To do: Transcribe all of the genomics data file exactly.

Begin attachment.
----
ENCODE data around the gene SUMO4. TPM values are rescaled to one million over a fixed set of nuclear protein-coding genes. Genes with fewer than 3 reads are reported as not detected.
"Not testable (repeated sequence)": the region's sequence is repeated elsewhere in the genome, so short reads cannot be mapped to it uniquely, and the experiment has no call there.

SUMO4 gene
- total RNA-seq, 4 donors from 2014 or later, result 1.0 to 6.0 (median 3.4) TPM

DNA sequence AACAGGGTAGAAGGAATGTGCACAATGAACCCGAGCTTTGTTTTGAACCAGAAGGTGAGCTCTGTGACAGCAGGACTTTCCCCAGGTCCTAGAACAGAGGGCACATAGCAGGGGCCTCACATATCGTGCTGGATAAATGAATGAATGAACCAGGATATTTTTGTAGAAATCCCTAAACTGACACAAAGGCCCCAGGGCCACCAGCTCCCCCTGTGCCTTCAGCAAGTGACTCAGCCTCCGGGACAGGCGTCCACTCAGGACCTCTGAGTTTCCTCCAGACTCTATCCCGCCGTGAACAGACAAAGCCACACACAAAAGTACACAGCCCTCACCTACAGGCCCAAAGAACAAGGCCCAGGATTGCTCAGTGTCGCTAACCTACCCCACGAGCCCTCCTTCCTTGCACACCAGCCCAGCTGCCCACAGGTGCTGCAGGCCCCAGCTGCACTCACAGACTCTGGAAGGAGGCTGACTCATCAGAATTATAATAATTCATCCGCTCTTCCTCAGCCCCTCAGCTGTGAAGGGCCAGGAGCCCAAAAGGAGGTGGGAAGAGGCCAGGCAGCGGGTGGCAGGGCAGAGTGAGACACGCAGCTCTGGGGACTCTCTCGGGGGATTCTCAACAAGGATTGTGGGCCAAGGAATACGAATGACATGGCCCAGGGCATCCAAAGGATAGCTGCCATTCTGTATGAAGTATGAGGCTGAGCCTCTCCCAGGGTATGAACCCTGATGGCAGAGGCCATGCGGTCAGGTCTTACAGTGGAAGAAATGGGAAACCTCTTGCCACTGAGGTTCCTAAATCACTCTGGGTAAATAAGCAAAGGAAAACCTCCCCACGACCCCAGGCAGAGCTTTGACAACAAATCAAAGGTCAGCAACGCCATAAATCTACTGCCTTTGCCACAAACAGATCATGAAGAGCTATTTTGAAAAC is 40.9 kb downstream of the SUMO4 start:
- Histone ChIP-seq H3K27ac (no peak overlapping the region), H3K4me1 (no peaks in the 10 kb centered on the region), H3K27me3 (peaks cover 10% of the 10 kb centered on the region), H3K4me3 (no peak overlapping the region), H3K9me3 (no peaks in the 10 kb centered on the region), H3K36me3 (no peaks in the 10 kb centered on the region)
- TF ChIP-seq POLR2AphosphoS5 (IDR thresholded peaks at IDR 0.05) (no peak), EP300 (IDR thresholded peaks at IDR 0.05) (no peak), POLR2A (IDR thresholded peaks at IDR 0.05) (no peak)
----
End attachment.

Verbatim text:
ENCODE data around the gene SUMO4. TPM values are rescaled to one million over a fixed set of nuclear protein-coding genes. Genes with fewer than 3 reads are reported as not detected.
"Not testable (repeated sequence)": the region's sequence is repeated elsewhere in the genome, so short reads cannot be mapped to it uniquely, and the experiment has no call there.

SUMO4 gene
- total RNA-seq, 4 donors from 2014 or later, result 1.0 to 6.0 (median 3.4) TPM

DNA sequence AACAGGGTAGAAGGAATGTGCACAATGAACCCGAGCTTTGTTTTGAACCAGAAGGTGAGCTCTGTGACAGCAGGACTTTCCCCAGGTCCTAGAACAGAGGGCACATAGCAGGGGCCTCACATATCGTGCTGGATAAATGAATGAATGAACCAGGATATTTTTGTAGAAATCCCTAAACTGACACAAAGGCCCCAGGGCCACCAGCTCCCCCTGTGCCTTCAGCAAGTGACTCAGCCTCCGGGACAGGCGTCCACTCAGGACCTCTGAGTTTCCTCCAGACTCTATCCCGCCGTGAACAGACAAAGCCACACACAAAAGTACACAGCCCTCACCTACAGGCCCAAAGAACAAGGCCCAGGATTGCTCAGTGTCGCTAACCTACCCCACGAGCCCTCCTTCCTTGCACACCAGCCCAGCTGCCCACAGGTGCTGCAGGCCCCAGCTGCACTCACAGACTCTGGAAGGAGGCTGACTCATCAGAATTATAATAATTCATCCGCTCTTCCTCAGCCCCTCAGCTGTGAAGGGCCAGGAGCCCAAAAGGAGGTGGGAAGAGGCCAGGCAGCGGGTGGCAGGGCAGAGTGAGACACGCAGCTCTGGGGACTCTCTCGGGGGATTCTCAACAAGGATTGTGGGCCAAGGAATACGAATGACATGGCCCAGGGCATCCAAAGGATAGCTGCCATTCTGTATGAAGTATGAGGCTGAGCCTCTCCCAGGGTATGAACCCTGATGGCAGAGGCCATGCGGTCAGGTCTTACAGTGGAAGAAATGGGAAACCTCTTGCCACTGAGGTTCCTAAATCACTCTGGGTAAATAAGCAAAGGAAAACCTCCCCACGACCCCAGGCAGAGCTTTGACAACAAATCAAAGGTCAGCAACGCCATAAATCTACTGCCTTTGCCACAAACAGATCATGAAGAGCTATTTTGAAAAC is 40.9 kb downstream of the SUMO4 start:
- Histone ChIP-seq H3K27ac (no peak overlapping the region), H3K4me1 (no peaks in the 10 kb centered on the region), H3K27me3 (peaks cover 10% of the 10 kb centered on the region), H3K4me3 (no peak overlapping the region), H3K9me3 (no peaks in the 10 kb centered on the region), H3K36me3 (no peaks in the 10 kb centered on the region)
- TF ChIP-seq POLR2AphosphoS5 (IDR thresholded peaks at IDR 0.05) (no peak), EP300 (IDR thresholded peaks at IDR 0.05) (no peak), POLR2A (IDR thresholded peaks at IDR 0.05) (no peak)